More Light Work Required for My Lotus

Nik Berg

It’s freezing outside and the roads are covered with salt, so my Lotus Esprit is weathering the winter in its underground lair.

The car is currently looking a little perplexed, with one headlamp raised in an appropriately Roger Moore–like manner, which seems to be the result of a domino effect of difficulties that can be traced back to the summer.

The trouble began one sunny day when I opened the hood for a routine check of brake fluid and the driver’s side hinge ripped itself away. Unsurprisingly for a Lotus of its vintage, the fixing is a rather Heath Robinson affair: a slot formed in the fiberglass into which a metal plate is inserted to take three bolts. Mine only had two of these bolts and, perhaps thanks to the rather forceful nature of the gas strut supporting the hood, it tore through the fiber.

With the aid of my EnduroKA racing teammates, Araldite, and various clamps I managed a repair, the trickiest part of which was re-fitting and re-aligning the hood. All seemed fine until a few weeks later when I opened the hood again and it immediately gave out once more.

The good news is that the hood stays closed and doesn’t appear to lift at all, even at speed. The bad news: The repair has now affected the pop-up lights. The Lotus Esprit Group on Facebook informs me that it is possible to hand crank the lights up and down, but unfortunately I can’t open the hood on my own to do it. So the Esprit will be winking until I can get it to a specialist to repair the fiberglass.

Even before the hood hinge failed, the headlamps had been proving troublesome: Though the high beams were fine, the dipped beams randomly switched off. If I held up the column stalk, the lights would stay on, but any release of pressure, and the road ahead would be plunged into darkness. Exciting!

Lotus Esprit column stalk
Nik Berg

With any luck, a dab of deftly applied superglue has now fixed the issue, but I may need to replace the Lucas switch that this Lotus shares with the Morris Marina and Lamborghini Countach. Thankfully, the part is still available—and not at Lambo prices.

On the subject of electrics, there’s a mysterious drain on the battery, so while it’s not in use I’ve disconnected it, but that’s another job to add to the growing list. My weeping rocker covers are a common problem, but apparently there’s a medical-grade rubber gasket that solves the issue. As a service is due, I should be able to fit those when I do an oil change. While its age means the Esprit is exempt from Britain’s annual MOT test, an additional inspection feels like good practice, so that also needs to be booked.

I didn’t put many miles on the car in 2023, but this year my wife and I have a fancy, black tie wedding in France to attend and I’d love to turn up at the château, 007-style, and raise a few eyebrows. I just hope the Esprit is no longer doing the same.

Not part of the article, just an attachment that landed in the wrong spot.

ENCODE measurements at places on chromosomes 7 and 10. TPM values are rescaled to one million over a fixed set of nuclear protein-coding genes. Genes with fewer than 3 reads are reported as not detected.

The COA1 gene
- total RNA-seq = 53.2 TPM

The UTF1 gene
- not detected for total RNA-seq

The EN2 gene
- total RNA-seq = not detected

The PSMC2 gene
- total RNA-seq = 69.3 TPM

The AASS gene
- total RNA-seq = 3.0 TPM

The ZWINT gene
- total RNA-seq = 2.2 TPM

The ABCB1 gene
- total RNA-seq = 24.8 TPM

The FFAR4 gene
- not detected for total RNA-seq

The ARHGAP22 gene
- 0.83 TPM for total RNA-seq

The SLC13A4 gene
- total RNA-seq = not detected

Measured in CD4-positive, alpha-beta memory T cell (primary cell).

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    I love these earlier Esprits and I hope Mr. Berg is finding his car fun to own, despite it’s Lotus-like misbehavior.

    High pressure gas struts and fiberglass, seems like a truly British match. Ouch, sad that normal hinges and a prop rod (looking at you, my Japanese vehicles) would not be a better solution. Always loved the look of the Esprit, fortunately, fortune never put one in my garage. Absolutely, on the black-tie event!

    So you show up casually late around dusk lights on and blame the parking valet thereafter. I don’t see the problem.

    I have arrived at a black-tie wedding in a Lotus, but it was an Elise in San Francisco. The wedding format looks to be a draw but an Esprit at a chateau will clearly beat me two out of three. So get the car sorted, enjoy your victory and post a follow up with pictures after the event.

    There is a video out there of a trucker ranting about why did they move the high beam switch from the floor to the column. I don’t know if English cars ever had this feature, but it is a solid question. The high beams can be actuated without removing a hand from the shifter or wheel, and it significantly simplifies electronics. It can also be fixed without removing a steering wheel

    As far as pop-up headlights go, I think Porsche got it right in the 944 and probably other models. Both buckets are on a single axle and operated with a single, fairly accessible, actuator

    I liked the arrangement on the ’74 Sonnett (but then I have been a sucker for Saab-isms): To turn on the headlights, you pull a T-handle similar to a dash-mounted handbrake. That is attached to the linkage which raises the pop-up lights. As the linkage goes through its range of motion, it eventually contacts a reed switch — which is what illuminates the lights.

    So once again Saab got it “backwards-right”. Instead of the driver turning on the lights and the car responding by raising them, the driver raises them and the car responds by turning them on.

    I find the floor-mounted dip/highbeam switch on my 1957 Morgan Plus 4 satisfactory and convenient to operate, and quite a bit safer than having to move your hands around or off the steering wheel. Might take a little moment longer to select from high to low beam moving your foot to the switch though.

    The headlamp dip switches are notorious for overheating. I have disassembled them and repaired the leaf spring contacts, and rather than rivet them together, I use small screws and nuts. To reduce the current going through them you might consider relays (if not originally fitted) for the blue with white and the blue with red circuits.

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